Will Low-Income Students Have a Harder Time Paying AP and IB Fees Under ESSA?
For years, nearly 40 states plus the District of Columbia have used federal funding to help low-income students cover the cost of taking Advanced Placement and International Baccalaureate tests.
But, thanks to a big change to the program under the Every Student Succeeds Act, states and districts will need to think hard (and early) about whether—and how—to continue covering those costs.
Some background on how ESSA handles these tests: ESSA consolidated dozens of federal programs, including some that hadn't been funded in years. One of the programs that had still been receiving federal funding when ESSA passed was the "Advanced Placement Test Fee Program," which helps low-income students cover the cost of taking advanced exams. The program is currently receiving $28.5 million annually. But next year, it will be part of the brand new, larger Student Support and Academic Enrichment Grants.
The Student Support and Academic Enrichment Grants are essentially a giant block grant that goes out by formula to school districts around the country. Districts can use the funds for a wide range of activities, including technology, student health, arts education, school safety, counseling services, and yes, college-and-career readiness, including, if districts want, AP and IB fees for low-income students.
ESSA recommends more than $1.5 billion for the whole block grant. But right now, it's on pace to only receive a fraction of that: It gets just $300 million in the Senate Appropriations bill. And President Barack Obama's proposed budget also gives it much less than ESSA's recommendation. So there's a good chance districts will have to pick and choose what they want the funds to go to.
Here's how AP testing fees for low-income kids work now: AP tests cost about $91 per exam, while IB costs about $147 per exam. The College Board, the nonprofit organization that administers Advanced Placement, picks up part of the tab for its testing fees for low-income students, providing some $30 million of its own money. That brings the cost down to about $53 per test, for AP.
A handful of states use their own dollars to pay the remaining amount, while the majority of states use federal funds to cover much of the cost. Some states then kick in their own money for the rest, or ask families to contribute a small portion (say, about $15 per exam). States and districts can continue to do this, but now AP testing fees will be competing with the many, many other potential uses for the block grant.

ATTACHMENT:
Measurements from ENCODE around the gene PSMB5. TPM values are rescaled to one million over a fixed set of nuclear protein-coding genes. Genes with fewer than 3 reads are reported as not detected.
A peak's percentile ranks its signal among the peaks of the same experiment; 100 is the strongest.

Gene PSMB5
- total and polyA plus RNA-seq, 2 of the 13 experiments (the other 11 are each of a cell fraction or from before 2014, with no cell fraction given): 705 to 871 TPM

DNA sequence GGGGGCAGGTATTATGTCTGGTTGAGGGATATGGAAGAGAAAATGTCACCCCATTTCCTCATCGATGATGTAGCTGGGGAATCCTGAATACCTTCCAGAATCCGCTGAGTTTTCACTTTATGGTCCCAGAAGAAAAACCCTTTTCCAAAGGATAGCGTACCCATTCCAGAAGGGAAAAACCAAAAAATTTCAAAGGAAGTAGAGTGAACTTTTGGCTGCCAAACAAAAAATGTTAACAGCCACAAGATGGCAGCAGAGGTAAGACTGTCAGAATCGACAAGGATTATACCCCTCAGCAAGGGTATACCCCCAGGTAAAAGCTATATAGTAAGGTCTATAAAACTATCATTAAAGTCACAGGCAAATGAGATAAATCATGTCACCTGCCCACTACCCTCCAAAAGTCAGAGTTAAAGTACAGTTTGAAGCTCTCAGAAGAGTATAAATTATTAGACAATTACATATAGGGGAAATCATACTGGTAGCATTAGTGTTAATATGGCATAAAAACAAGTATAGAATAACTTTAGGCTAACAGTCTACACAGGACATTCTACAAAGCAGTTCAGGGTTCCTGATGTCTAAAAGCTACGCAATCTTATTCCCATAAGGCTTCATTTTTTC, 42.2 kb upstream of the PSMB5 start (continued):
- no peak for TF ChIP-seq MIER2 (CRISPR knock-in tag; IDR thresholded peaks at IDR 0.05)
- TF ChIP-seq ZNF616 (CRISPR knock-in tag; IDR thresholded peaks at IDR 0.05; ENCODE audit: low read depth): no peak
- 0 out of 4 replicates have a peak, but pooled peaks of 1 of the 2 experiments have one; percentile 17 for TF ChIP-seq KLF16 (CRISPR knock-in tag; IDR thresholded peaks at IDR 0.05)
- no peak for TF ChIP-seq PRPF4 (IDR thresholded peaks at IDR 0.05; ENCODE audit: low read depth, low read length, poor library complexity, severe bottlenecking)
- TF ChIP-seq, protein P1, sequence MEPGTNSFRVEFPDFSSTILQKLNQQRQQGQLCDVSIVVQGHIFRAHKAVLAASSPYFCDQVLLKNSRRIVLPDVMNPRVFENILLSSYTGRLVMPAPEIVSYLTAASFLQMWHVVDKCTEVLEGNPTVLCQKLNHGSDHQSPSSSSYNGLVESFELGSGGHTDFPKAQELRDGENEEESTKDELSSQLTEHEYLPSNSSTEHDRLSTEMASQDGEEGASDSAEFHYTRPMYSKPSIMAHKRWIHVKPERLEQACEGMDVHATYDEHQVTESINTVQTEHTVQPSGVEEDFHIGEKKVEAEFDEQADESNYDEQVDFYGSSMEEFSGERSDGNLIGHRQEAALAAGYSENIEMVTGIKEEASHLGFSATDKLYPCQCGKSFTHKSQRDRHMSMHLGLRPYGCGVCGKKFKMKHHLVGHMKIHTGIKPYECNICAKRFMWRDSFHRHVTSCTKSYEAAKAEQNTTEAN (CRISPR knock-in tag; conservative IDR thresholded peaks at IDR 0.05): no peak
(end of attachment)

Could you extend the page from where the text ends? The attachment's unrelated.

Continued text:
And there's a twist, for next year only: This gets complicated, but ESSA has a special, one-time rule in place for states and districts that allows them to use their block grant funds to cover fees for AP and IB tests taken during the 2016-17 school year only. (Typically, districts must essentially decide what to spend the money on before the school year gets started.) At the same time, though, states and districts that want to continue covering the testing fees have to plan for the 2017-18 school year.
In other words, states and districts essentially have to find double the money, just for this one year.
"That is a big change and it will require states and districts to plan in different ways," said Trevor Packer, a senior vice president at the College Board who heads up the AP program.
There are a couple of other complicating factors, here. First off, decisions about how to spend the block grant are supposed to be made on a district and not, state level. So districts would have to get on the same page as their states.
What's more, there may be other funding within ESSA that states could use for the fees. For instance, states have the option to set aside up to 3 percent of their Title I money for direct student services, like tutoring. AP fees could be covered using those funds. But it would come at a cost: Districts would get less Title I money overall.
How many kids are affected? The situation may be tough to wrap your mind around, but it doesn't effect a trivial number of states (or students). The federal program funded about 880,000 exams in 2016.
And nearly 40 states plus some federal territories used the federal funding to cover at least part of the cost, along with the College Board's contribution. Those states include: Alaska, Alabama, Arizona, California, Colorado, Connecticut, Delaware, Hawaii, Iowa, Idaho, Illinois, Indiana, Kansas, Kentucky, Louisiana, Massachusetts, Maryland, Maine, Michigan, Missouri, Mississippi, Montana, Nebraska, New Hampshire, New Jersey, New Mexico, Nevada, New York, Ohio, Oregon, Pennsylvania, Rhode Island, South Dakota, Tennessee, Texas, Virginia, and West Virginia, as well as the Virgin Islands and Washington, D.C.
There are a handful of states that will be unaffected by the shift, including Florida and South Carolina. That's because those states already use their own money to pay for AP fees for low-income kids.
The College Board is trying to get the word out about the change. And the organization is encouraging districts and states that see AP as a priority to do their thinking and planning early—even though it may be a while before they know exactly how much money they are getting through the block grant, Packer said.
And, he said, the number of disadvantaged kids taking AP classes—and earning college credit—has increased significantly since the federal program began in the late 1990s. (See chart above).
It would also be helpful, he said, if the block grant received something closer to the more than $1.5 billion level that ESSA recommends.
"I think we are concerned about the difficult choices that will need to be made," he said. "We are worried [the change] could result in some reduction of opportunity for students."
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